The huge problems faced by our society call for an increasing number of researchers able to explain and find scientific solutions to them. We need a bigger number of scientists able to act and find innovative solutions to the new challenges of science and technology. The educational systems all over the world are trying to find solutions to attract an increasing number of students to the Sciences and Technology areas. A lot of financial resources were allotted during the last decades to find and promote new methods and tools in Science teaching.
Responsible Research and Innovation
) is an inclusive approach of the ‘Science with and for Society’ FP7 Programme meant to ensure that a big number of stakeholders think and work together to connect the problems of the present society with the new discoveries and innovative solutions provided by the research area. Due to the presence of the RRI concept among the FP7 Programme priorities, many European projects have been financed by the EU to promote research and innovation results to the general public. ENGAGE is one of these projects (“
Equipping the Next Generation for Active Engagement in Science
” - www.engagingscience.eu). This paper aims to present the feedback of the teachers - who participated to an on-line course organized in the framework of the ENGAGE project - concerning the ways of implementing responsible research and innovation in teaching science, in order to attract students towards finding scientific solutions to the present societal problems.
We are living a time when research bonds are expanding very rapidly and our society is facing new and difficult problems caused by the present changing environment. Most of the environment balance changes have been produced by the human population and now it is essential to find solutions to stop or minimize the effects in the near future. Under these conditions, more information about scientific topics and their contribution to people’s life is needed to increase the citizens’ responsibility in all their actions.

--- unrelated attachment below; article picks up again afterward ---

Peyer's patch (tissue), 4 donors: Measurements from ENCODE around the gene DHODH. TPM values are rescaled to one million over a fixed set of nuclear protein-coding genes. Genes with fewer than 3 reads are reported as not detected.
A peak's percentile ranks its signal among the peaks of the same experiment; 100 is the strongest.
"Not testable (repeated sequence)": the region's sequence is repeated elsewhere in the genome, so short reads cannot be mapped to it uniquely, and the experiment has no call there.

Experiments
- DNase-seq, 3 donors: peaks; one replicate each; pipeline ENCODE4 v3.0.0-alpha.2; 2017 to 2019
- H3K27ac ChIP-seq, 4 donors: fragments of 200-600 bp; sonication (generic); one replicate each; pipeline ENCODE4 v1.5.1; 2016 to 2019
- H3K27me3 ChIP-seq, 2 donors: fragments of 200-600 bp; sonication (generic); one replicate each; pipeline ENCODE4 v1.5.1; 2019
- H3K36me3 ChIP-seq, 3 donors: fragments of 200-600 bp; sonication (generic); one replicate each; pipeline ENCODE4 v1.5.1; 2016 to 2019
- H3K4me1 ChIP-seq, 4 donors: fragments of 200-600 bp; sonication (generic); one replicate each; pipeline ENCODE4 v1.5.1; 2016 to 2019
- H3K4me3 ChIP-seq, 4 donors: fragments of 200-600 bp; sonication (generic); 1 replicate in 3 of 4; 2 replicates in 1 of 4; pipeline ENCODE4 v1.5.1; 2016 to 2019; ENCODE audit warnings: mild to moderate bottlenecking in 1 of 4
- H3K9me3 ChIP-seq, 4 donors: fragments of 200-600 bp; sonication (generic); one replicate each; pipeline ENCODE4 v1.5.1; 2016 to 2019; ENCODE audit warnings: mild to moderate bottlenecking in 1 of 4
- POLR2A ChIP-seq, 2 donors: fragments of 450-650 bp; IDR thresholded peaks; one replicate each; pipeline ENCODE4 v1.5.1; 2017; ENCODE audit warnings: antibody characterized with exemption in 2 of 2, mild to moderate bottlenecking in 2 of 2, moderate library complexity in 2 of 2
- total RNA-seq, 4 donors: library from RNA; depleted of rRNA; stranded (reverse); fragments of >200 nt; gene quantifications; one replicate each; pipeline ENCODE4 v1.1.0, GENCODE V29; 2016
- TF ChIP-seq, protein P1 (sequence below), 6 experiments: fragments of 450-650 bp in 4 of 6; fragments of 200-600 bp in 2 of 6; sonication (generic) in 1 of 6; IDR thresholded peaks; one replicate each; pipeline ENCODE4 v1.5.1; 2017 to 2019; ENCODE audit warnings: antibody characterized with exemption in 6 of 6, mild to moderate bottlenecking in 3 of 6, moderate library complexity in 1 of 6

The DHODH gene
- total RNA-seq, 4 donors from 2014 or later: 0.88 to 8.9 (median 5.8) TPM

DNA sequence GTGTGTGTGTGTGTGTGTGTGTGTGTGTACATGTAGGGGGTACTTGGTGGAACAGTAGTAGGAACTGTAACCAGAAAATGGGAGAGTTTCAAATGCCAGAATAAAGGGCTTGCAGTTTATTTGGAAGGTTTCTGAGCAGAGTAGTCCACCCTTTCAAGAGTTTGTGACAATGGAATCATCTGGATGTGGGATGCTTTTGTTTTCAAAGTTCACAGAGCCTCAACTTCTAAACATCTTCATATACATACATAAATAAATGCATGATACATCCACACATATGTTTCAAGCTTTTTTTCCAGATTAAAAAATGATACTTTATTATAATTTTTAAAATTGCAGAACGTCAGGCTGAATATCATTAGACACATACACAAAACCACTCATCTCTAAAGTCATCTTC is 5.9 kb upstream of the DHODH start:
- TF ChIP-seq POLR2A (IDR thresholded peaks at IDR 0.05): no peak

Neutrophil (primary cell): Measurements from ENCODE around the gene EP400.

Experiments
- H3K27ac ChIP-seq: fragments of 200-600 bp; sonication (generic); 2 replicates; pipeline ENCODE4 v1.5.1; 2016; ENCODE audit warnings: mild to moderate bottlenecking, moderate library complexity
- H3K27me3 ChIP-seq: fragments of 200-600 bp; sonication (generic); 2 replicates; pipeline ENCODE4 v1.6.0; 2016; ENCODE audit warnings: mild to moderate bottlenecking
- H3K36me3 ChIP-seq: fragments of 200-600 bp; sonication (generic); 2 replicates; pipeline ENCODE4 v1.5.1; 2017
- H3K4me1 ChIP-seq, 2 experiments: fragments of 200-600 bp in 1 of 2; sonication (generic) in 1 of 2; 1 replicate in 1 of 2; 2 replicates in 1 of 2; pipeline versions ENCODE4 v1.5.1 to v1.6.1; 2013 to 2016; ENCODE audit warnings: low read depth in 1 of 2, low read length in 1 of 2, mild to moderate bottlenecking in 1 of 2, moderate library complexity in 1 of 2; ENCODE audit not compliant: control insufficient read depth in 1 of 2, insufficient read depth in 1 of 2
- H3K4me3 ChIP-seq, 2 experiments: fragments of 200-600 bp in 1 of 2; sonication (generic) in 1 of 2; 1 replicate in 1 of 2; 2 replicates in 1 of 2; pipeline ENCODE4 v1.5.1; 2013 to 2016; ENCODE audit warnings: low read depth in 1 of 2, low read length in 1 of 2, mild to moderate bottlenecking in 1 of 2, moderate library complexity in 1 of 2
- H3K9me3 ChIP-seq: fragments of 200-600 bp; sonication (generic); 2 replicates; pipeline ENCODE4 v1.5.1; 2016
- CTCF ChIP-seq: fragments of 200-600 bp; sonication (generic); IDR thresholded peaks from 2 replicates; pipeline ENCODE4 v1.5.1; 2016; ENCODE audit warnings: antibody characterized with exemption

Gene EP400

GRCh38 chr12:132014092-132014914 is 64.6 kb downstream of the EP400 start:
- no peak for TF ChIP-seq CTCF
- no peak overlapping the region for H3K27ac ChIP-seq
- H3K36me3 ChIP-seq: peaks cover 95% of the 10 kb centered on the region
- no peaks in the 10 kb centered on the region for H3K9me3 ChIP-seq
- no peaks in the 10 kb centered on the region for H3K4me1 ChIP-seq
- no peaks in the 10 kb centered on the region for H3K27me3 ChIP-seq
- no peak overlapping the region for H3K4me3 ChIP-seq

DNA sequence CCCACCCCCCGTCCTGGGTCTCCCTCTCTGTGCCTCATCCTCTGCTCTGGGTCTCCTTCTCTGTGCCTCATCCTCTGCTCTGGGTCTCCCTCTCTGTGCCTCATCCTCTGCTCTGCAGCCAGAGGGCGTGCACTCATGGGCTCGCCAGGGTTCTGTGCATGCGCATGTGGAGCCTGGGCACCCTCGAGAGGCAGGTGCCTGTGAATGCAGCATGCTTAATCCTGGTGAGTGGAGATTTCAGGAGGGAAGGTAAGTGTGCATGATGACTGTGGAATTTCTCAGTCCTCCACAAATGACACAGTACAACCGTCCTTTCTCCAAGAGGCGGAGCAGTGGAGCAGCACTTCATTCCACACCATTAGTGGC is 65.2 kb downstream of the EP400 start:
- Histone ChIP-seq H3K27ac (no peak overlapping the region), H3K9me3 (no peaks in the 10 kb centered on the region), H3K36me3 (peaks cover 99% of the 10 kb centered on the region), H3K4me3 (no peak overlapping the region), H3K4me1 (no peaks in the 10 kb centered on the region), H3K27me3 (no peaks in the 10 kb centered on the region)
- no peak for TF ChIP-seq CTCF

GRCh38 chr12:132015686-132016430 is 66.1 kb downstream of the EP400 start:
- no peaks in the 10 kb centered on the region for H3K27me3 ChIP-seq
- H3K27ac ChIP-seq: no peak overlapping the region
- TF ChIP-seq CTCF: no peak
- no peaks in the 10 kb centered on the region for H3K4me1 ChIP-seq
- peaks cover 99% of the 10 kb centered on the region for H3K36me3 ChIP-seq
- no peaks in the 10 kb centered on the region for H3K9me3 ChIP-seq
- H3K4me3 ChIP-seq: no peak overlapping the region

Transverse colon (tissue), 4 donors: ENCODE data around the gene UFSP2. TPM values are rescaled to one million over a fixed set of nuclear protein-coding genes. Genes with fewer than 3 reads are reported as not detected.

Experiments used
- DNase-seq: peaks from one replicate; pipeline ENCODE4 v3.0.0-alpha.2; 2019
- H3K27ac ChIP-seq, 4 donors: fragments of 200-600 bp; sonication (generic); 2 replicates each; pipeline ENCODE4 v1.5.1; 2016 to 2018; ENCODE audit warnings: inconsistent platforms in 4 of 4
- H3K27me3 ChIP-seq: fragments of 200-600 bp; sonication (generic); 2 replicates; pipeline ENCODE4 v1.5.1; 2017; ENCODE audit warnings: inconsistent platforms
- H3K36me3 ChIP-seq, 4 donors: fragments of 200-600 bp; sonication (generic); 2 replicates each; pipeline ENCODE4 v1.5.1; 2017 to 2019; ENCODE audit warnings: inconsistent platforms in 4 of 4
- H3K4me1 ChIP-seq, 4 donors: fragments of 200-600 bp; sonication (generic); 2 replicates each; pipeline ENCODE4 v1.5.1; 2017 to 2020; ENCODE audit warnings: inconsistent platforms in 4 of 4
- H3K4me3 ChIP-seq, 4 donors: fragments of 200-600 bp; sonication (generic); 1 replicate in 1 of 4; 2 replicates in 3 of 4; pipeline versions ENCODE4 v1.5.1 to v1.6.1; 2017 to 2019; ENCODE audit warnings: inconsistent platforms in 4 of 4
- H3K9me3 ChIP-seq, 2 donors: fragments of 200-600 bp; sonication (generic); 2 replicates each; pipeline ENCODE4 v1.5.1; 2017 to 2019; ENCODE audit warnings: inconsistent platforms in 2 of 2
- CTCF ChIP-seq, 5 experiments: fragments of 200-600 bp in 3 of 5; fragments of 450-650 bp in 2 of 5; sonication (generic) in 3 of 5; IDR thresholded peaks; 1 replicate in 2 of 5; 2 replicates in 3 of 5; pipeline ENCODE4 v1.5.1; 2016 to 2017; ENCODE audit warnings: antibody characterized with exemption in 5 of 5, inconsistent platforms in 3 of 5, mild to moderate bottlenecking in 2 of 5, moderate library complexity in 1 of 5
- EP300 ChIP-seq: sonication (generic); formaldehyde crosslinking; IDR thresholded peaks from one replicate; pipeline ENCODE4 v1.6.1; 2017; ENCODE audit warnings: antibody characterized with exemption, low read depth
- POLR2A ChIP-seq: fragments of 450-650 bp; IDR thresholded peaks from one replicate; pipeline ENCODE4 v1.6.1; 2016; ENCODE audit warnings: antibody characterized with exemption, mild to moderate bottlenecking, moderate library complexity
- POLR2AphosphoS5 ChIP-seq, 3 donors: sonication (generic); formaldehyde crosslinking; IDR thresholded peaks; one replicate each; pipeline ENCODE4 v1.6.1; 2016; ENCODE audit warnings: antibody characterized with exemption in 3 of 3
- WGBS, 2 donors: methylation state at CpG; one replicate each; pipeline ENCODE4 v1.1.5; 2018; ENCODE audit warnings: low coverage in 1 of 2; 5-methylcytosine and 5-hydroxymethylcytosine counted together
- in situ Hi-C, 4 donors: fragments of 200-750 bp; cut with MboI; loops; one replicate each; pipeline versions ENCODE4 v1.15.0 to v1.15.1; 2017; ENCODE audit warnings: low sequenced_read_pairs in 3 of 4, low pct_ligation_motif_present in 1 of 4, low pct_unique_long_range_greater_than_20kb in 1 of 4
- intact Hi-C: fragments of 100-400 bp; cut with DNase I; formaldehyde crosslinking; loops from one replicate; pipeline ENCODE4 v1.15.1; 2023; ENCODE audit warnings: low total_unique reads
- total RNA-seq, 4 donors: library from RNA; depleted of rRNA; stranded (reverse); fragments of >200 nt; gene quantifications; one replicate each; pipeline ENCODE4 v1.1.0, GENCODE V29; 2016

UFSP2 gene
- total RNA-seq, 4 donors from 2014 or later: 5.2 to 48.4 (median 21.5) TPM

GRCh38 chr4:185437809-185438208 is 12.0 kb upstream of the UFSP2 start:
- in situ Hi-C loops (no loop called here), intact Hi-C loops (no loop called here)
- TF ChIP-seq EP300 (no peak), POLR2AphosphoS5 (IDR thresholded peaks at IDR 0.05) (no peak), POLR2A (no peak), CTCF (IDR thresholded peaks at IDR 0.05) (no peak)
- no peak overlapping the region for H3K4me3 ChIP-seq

The general aim of education is to make people understand the consequences of their actions and to increase their responsibility. This aim can be achieved by attracting more and more students towards learning science and technology or towards embracing a carrier related to these areas. Thus, Science Education has become a very important issue in the development of each individual (ICSU, 2011). Moreover, in this way, mankind can attract and form more scientists able to research and find innovative solutions to the new challenges of the society. Even if Science Education has evolved a lot recently and many projects have been financed to improve the students’ motivation for learning Sciences, there is still a lot of work to do in order to connect the scientific topics with the problems our society is faced with today (EU Commission, 2015). In this context, questions like “
What are the best ways to increase the number of students interested in science?
” or “
Is Responsible Research and Innovation a motivation for students to learn science?
” are on the lips of all the stakeholders interested in raising the level of Science Education. Due to these aspects, a new objective was set in the framework of
(EU Decision, 2015). The ‘Science with and for Society’ programme is part of this framework, being devoted to increasing the scientific experience and connecting the results in science with the problems encountered by the society.
Responsible Research and Innovation
) is one of the priorities promoted by the ‘Science with and for Society’ programme meant to engage people more intensely in research and innovation activities, to increase the general public access to scientific results, to ensure gender equality in the research process, to take more into account the ethical dimensions, and to promote formal and informal science education (European Union, 2014). Consequently, a big number of projects promoting RRI in formal and/or informal Science Education have been financed by the European Union during the last years in the framework of the FP7 Programme: ‘Science with and for Society’.
The ENGAGE Project
ENGAGE - “Equipping the Next Generation for Active Engagement in Science”